The Woods Hole Film Festival, along with 29 other film festivals from across the United States, will participate in the first-ever Film Festival Day on Saturday, April 12. The initiative of the Film Festival Alliance and Theatrical At Home will host a virtual group screening and filmmaker question-and-answer session of the independent film “Phoenix, Oregon,” a comedy of midlife reinvention and the redeeming power of friendship.

The film was originally slated to be released in theaters in late March, but due to COVID 19 the film will now be available to watch virtually from anywhere in the United States or Canada on Film Festival Day. All revenues from the online event will be shared with participating film festivals. More than 175 film festivals across North America have been canceled or postponed as a result of COVID-19.

“Film festivals and community cinemas are the backbone of the independent film industry. They introduce audiences to stories which nurture, nourish and encourage new perspectives,” said Annie Lundgren, producer of “Phoenix, Oregon.”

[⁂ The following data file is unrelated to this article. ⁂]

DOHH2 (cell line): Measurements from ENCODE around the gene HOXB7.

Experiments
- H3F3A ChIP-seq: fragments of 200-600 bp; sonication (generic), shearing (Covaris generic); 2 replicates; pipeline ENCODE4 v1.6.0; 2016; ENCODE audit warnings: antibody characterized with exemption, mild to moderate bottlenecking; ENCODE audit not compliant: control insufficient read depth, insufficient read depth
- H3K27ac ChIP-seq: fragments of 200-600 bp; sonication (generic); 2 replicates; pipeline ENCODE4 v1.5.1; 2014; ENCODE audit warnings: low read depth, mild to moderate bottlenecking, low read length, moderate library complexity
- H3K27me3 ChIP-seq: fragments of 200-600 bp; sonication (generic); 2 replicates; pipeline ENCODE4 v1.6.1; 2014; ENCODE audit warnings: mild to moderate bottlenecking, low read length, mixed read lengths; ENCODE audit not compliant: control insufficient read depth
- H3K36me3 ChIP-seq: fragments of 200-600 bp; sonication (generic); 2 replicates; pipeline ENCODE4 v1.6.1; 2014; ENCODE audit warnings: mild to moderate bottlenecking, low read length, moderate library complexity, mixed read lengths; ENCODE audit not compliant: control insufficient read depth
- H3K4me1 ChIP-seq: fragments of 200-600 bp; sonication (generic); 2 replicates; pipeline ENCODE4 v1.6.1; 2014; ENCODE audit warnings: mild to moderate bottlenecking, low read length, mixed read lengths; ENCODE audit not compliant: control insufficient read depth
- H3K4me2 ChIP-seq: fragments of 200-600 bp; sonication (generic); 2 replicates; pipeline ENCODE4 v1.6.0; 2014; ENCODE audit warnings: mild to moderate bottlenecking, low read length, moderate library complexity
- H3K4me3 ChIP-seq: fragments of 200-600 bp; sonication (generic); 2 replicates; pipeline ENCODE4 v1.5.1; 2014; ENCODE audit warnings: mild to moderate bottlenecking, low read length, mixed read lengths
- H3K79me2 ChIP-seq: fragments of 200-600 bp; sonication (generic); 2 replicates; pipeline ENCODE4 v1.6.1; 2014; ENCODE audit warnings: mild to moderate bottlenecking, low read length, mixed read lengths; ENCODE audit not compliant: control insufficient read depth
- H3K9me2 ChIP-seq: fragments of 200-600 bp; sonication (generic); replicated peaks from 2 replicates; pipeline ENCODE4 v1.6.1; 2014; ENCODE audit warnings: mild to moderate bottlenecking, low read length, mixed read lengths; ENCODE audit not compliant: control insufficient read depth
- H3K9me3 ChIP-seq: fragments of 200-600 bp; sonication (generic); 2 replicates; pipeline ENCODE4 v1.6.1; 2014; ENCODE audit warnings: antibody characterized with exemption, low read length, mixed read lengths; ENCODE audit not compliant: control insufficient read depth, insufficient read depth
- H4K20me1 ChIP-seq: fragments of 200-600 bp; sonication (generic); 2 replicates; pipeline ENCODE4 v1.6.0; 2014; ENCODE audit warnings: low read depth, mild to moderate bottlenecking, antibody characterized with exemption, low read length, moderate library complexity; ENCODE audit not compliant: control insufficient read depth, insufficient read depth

Tickets to the film festival watch party are $6.50 and can be purchased at the Woods Hole Film Festival’s website. To join the virtual group screening event, watch the film Saturday, April 11, at 6 PM and join the question-and-answer session with the filmmakers at 8 PM. All ticket purchasers receive a one-time link to watch the movie at home and a free digital copy upon its official release this summer.

If you are not available to participate in the event, private screening links for Film Festival Day will be available to watch starting Saturday, April 11, at midnight until Monday, April 13, at 8:59 PM.

“Phoenix, Oregon,” rated R, is described as a dark comedy. Defying midlife haze two friends, a graphic novelist and a chef, seize an unlikely opportunity to reinvent their lives, quitting their jobs to restore an old bowling alley and serve the “world’s greatest pizza.” The film takes a comedic look at the existential crisis many face when trying to find meaning and relevance at midlife. Despite controlling bosses, dead-end jobs, and broken relationships, the two leads must awaken hibernating courage and resilience in order to take new risks and keep dreams alive.

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